If the Commission finds that the acquisition is facilitated by the foreign subsidy and that it results in a distortion of the internal market, it could either accept the commitments of the notifying party which effectively remedies the distortion or, as a last resort, prohibit the acquisition. In situations where the parties have failed to notify a notifiable acquisition, the Commission shall have the power to investigate notifiable acquisitions ex officio. Failure to notify may result in fines and demands for divestment.

This module also allows the Commission to apply a test of whether there is an EU interest.

Module 3: Foreign Subsidies in public procurement –- duty to notify and in some cases exclude tenders

The proposal in brief

Module 3 is specifically designed to address the distorting effects of foreign subsidies on public procurement and to ensure equal conditions between tenderers. It includes both a notification obligation and the possibility to exclude tenders.

Some foreign subsidies must be notified

This module proposes a mechanism whereby a tenderer must notify the contracting authority of financial subsidies that the tenderer, any consortium members, or subcontractors has received from outside the EU during the past three years, or if these operators are expected to receive such a contribution during the execution of the contract. This obligation to notify shall apply only when the value of the contract obtained, and the amount of the foreign subsidy exceeds certain thresholds, which have not yet been determined.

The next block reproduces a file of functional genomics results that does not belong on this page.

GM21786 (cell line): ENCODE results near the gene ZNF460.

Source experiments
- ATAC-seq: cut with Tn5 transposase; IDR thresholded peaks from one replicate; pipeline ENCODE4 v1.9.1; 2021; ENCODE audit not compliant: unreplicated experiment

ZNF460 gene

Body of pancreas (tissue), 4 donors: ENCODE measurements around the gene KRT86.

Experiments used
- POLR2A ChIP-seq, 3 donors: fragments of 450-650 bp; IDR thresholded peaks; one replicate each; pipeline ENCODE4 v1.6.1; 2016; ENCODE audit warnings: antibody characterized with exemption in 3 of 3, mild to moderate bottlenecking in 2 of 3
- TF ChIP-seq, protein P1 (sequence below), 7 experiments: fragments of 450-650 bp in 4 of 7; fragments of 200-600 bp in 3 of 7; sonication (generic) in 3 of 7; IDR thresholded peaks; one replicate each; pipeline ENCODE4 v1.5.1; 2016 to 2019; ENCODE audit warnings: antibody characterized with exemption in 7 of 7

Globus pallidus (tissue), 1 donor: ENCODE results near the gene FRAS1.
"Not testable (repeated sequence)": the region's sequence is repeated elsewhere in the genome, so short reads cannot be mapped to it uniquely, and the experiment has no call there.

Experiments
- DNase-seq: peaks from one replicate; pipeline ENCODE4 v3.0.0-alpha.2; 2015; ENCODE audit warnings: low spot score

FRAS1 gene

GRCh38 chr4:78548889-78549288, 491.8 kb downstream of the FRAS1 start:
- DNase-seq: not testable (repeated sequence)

Assessment and penalties

The Commission states that through foreign subsidies, tenderers can gain an unfair advantage, e.g. by submitting tenders that are lower than the market price or even below the cost level, enabling them to obtain contracts that they would not otherwise have received in a public procurement.

The Commission proposes that it is up to the competent contracting authorities and the supervisory authorities to assess whether there is a foreign subsidy and whether it has made the procurement procedure unfair. In such a case, the tenderer would be excluded from the procurement procedure.

The White Paper also discusses the possibility of excluding such tenderers from future public procurement for a maximum period of three years. During that period, the tenderer must be able to demonstrate that it no longer benefits from a distorting foreign subsidy when participating in a public procurement. If this can be proven, the tenderer shall be allowed to participate in future procurements.

The current public procurement regulations do not contain a specific exclusion ground for recipients of state aid that is incompatible with EU rules. The Commission therefore notes that, to ensure non-discrimination and equal treatment, the possibility of applying such a ground of exclusion in respect of recipients of unlawful state aid under the current state aid rules must be considered.